|Countryside in oil pastel. My fifth attempt.:)|
Art lessons. A tick mark on my bucket list, finally. A personal pursuit of the pleasure of creation. The process of rendering lines, shapes and color on a blank sheet to create a picture, and essentially, a story, is just as delightful as seeing the finished product. To add to the happiness, my Twinstah Winna is my art class buddy. We do like getting our hands dirty!
Techniques are not the only things I've picked up the past four (intermittent) Saturdays with the art teacher. There's much life wisdom to be gained too. Some adages from the maestro's mouth :
It is darkest where light and shadow converge.
That line between where light hits the object and where the shadow is cast is rendered in the darkest shade. There is no black and white. It's almost always many shades of gray.
Artists see things differently, they focus their eyes on things "normal" eyes don't see.
When copying an object, artists are trained to see the whole and then break it down to shapes.
Life sometimes calls us to do the same - to look at people, things, and places with new eyes. There might be something there that wasn't there before.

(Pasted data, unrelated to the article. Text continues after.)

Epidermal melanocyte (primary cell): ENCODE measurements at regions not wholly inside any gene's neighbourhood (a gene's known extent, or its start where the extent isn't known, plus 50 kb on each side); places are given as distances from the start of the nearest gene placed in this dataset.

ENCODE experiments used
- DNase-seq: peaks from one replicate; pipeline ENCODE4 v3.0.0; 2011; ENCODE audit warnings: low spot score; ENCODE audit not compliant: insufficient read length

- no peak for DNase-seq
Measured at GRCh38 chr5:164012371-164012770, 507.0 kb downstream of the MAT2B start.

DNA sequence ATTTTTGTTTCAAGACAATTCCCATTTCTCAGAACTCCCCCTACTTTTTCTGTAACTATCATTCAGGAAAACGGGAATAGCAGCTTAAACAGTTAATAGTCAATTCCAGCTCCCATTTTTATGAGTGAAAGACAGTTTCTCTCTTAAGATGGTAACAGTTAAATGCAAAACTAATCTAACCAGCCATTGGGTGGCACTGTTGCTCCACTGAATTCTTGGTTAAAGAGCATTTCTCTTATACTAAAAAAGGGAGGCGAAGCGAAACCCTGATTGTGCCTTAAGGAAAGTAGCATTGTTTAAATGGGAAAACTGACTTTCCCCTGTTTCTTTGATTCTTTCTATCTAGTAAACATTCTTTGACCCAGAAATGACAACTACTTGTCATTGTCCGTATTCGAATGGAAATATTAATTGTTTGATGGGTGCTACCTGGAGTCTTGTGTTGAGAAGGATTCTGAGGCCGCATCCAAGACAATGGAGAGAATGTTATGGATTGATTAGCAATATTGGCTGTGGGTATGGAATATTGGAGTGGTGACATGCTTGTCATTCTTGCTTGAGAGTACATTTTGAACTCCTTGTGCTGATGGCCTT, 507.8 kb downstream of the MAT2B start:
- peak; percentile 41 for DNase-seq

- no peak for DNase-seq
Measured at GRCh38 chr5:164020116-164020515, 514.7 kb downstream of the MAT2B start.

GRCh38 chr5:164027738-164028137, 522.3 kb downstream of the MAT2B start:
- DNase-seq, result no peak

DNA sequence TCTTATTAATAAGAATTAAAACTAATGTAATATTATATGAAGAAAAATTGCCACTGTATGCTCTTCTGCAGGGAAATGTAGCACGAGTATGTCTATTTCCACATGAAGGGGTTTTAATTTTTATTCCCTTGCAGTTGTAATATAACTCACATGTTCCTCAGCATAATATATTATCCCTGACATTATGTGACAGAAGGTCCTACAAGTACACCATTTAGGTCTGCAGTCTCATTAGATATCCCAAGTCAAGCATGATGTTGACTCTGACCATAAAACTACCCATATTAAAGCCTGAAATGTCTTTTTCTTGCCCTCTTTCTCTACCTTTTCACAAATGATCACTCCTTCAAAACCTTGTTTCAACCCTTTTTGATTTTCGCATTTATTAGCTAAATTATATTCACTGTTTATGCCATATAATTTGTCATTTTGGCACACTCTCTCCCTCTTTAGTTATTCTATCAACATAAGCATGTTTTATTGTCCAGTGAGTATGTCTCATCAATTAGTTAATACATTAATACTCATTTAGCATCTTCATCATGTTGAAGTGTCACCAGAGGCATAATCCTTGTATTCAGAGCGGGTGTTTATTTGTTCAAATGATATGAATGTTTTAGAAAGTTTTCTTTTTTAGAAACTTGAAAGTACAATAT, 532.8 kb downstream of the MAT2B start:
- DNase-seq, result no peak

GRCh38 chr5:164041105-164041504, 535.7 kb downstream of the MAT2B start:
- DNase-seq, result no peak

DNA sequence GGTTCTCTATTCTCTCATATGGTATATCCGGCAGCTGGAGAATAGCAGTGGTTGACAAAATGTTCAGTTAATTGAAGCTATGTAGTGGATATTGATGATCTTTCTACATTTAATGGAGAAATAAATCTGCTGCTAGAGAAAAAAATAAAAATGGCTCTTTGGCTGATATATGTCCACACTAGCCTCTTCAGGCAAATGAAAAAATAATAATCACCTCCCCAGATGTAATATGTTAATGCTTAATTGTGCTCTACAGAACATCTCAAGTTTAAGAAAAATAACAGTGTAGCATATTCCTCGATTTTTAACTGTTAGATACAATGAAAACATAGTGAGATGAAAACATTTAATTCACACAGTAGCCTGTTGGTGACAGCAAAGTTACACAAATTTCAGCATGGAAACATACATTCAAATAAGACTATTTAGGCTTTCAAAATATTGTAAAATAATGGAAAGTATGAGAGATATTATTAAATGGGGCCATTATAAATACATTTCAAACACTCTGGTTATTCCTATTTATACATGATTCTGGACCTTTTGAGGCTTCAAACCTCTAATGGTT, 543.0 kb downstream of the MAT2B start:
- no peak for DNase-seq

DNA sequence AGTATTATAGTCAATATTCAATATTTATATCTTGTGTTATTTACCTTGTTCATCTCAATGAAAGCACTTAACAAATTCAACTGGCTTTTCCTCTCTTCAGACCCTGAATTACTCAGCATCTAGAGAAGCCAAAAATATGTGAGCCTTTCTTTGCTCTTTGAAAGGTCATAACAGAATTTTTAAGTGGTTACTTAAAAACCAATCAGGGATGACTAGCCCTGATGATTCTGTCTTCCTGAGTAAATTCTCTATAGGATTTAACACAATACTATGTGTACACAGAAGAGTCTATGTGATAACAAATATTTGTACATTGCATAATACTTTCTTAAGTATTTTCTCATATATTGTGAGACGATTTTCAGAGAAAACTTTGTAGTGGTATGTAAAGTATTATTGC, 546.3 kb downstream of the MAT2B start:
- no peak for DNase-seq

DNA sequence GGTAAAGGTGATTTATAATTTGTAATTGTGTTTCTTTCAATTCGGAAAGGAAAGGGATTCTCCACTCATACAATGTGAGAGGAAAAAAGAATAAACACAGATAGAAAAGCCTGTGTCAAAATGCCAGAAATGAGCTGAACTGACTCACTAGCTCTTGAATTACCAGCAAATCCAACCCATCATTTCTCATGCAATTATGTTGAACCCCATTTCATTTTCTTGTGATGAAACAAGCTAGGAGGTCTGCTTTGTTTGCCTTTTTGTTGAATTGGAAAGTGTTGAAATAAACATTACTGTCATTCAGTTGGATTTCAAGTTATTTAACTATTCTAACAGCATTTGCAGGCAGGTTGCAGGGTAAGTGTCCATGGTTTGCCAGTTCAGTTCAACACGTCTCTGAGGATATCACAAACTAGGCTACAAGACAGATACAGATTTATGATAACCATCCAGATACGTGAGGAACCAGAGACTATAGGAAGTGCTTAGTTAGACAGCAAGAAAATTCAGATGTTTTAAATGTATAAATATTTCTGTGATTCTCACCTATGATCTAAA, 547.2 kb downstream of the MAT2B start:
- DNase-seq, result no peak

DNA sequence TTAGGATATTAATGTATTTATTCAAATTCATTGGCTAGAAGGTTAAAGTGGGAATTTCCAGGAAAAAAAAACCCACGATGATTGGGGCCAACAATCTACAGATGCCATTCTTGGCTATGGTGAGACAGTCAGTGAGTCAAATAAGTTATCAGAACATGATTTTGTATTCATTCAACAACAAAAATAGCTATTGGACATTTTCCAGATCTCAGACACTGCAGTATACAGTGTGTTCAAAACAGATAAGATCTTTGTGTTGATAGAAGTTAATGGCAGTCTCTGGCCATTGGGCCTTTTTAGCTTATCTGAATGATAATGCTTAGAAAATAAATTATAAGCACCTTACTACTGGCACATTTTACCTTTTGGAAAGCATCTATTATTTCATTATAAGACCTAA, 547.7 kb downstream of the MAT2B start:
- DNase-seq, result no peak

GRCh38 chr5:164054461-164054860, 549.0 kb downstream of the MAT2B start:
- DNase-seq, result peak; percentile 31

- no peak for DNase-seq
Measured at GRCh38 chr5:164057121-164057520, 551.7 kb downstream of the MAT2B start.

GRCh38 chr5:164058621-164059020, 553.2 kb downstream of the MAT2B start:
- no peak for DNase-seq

Big shapes first. Details later.
In drawing a bouquet of flowers, one first encloses the whole figure in a "sac". Then you outline the big shapes contained in the sac, after which you fill in the details - which include shadows and light.
It is best to see the bigger picture first, before dwelling on the little things.
Do not be afraid to darken your strokes.
What I noticed about the way I handle my pencil or oil pastel is that I can be very hesitant and tend to hold back,and this tends to make my drawings look subdued. It's the bold and intese strokes that often define a life well-lived.
No need to copy the photograph exactly. Just evoke and convey the story.
In drawing with oil pastels, the finished product need not be a realistic interpretation of the subject. Take note of the movements, the shadows and the light. Tell the story. The thing I love about doing this is that two people can copy the same photograph, but the output will never be exactly the same - compared to the photo and to each other's work. Individual nuances come into play and the finished product will always be uniquely yours.
Are you enjoying?
Sir Mar will always ask this while we're working on our drawings. Very much, we say. Life's too short not to do things that make you happy.